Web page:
Collection III brings together the last notable films from the United Artists and American International Pictures archives, making this the most meagre set to date, with just four full-length movies. It does, however, come with the best selection of extras yet, which helps to compensate for the lack of films.
The best of the quartet is Cry Of The Banshee, a wonderfully pulpy horror film reminiscent of the best to come out of England's Hammer Studio. Price plays a magistrate hell-bent on destroying a witches coven by hunting down all of its members. The witches fight back by summoning a demon, which is when things really get crazy. Best of all, the Blu-ray features the original UK version of the movie, complete with an animated opening sequence by Terry Gilliam and no censored scenes, which makes for much better viewing than the lesser U.S. theatrical cut, which is included as an extra. It's reminiscent of the great Witchfinder General, even if it doesn't quite reach those heady heights.
Master Of The World is an adventure film, not a horror flick, making it a bit of an oddity amidst Price's filmography, but he rises to the challenge. Based on two Jules Verne novels, it finds him playing a mysterious character known a Robur who flies around in a very steam-punk airship trying to rid the world of war by any means necessary, including attacking the warring factions. When he shoots down a hot air balloon and captures the crew, there is a real clash of philosophies that only escalates as time goes on. The entire film comes across as big budget epic of sorts, and while it's a little disconcerting to see so many fistfights in a Vincent Price movie (involving a young Charles Bronson, no less), as a curiosity, it's well worth seeing.
Diary Of A Madman is another solid if unspectacular movie, with Price playing Simon Cormier, a magistrate who comes across a malevolent entity when he meets a murderer who claims it made him commit the crime. The spirit is known as a horla, and it slowly drives Cormier mad while it attempts to control him. There's nothing particularly unique about the story and it isn't hard to see where it's going, but there's certainly nothing wrong with it either, thanks to the latitude given to Price to just do his thing.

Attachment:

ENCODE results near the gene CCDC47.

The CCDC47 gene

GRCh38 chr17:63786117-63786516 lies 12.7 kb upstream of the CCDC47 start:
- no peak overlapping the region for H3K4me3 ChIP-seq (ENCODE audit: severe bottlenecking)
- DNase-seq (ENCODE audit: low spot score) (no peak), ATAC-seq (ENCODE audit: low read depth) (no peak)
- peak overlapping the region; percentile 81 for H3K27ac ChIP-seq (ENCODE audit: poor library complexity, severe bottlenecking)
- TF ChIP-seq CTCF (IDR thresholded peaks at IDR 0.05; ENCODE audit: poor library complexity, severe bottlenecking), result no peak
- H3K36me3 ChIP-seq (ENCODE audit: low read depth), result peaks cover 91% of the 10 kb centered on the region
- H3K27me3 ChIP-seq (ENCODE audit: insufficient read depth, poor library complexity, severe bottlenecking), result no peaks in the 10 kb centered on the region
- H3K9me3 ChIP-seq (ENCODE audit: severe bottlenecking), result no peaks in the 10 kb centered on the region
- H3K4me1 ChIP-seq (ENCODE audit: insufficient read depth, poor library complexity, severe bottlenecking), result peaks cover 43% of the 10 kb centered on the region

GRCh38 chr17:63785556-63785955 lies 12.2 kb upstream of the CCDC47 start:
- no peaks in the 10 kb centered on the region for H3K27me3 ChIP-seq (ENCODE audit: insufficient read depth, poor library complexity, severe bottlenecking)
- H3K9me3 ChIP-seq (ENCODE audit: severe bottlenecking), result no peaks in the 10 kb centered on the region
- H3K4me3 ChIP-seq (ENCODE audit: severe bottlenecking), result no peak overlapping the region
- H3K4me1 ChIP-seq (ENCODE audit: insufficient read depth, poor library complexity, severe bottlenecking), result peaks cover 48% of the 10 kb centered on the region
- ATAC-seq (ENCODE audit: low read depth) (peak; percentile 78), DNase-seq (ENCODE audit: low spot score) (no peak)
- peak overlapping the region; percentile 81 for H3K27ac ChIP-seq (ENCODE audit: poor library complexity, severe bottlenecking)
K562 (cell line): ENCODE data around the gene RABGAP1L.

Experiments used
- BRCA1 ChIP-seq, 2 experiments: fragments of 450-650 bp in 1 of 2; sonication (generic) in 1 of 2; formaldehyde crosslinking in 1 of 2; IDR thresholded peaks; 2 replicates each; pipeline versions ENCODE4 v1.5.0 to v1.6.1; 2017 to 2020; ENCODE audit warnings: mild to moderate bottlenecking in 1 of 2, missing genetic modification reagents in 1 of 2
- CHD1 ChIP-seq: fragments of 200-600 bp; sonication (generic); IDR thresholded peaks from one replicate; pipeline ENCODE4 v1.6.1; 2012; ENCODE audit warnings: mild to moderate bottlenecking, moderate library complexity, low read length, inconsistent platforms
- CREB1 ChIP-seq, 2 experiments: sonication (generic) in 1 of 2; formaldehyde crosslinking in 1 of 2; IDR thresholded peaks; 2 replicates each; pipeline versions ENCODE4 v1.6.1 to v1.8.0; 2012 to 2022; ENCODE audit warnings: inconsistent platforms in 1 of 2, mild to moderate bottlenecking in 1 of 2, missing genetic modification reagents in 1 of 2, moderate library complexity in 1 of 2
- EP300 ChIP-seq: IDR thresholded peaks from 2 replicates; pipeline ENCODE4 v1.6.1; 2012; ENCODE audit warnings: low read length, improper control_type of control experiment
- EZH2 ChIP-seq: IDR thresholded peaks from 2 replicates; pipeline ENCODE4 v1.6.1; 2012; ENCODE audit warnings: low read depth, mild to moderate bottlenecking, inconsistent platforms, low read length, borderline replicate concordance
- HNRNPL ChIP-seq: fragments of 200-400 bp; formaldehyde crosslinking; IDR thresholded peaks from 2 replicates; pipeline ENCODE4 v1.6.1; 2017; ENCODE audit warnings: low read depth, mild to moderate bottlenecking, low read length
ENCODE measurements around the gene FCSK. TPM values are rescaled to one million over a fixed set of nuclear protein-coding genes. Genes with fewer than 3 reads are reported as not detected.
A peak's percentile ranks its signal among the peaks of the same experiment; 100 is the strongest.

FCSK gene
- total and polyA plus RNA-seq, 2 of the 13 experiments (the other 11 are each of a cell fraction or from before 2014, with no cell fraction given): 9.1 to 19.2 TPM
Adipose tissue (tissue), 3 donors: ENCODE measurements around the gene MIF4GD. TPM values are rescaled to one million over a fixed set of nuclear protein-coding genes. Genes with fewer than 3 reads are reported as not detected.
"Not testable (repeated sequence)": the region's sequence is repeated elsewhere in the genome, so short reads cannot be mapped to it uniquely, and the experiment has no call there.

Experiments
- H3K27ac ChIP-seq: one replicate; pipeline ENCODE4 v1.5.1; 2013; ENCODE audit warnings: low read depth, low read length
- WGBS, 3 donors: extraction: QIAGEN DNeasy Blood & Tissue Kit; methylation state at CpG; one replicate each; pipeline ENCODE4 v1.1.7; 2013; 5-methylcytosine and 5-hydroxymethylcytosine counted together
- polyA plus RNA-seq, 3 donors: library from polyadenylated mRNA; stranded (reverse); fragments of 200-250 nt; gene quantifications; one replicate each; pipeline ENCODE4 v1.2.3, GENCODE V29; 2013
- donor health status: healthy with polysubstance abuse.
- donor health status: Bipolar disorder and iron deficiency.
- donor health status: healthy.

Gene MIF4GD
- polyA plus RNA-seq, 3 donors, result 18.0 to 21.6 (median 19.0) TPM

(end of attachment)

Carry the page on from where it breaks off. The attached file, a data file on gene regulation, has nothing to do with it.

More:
The biggest disappointment here is 1962's Tower Of London, in which Price is inserted into a historical drama that pulls heavily from Shakespeare but retains some gothic influences. It tells the tale of Richard III's rise to power and how he tries to deal with his mad, tortured soul, but it's played too straight, and despite giving Price ample time to soliloquize, his charisma isn't enough to push through the mundaneness of it all. The only reason to watch this is to see Price chewing the scenery, and there's plenty of that elsewhere.
Despite getting front cover billing on the collection, An Evening With Edgar Allen Poe is actually a TV Special from 1970, rather than a feature-length movie. It features Price reciting four of Poe's short stories: The Tell-Tale Heart, The Sphinx, The Cask Of Amontillado and The Pit And The Pendulum. It's difficult to think of anyone better suited to tell these stories than Price, and he relishes every single moment, even if it's more of a nice extra than the reason to pick up the set.
The other extras included with this third collection are particularly impressive. There are the typical commentary tracks by assorted actors, producers and film historians and photo galleries and movie trailers, but the brand new interviews with the likes of Roger Corman and Kenneth Johnson, specifically for this collection, are the most rewarding.
The highlight of the bonus material, though, is an extended version of Richard Matheson: Storyteller, a wonderful documentary about the screenwriter who provided Price with so many scripts for so many years. In addition, there are a couple of episodes from the influential 1950s anthology series Science Fiction Theatre that feature Price in the leading role, and those are rarely seen gems. (Shout! Factory)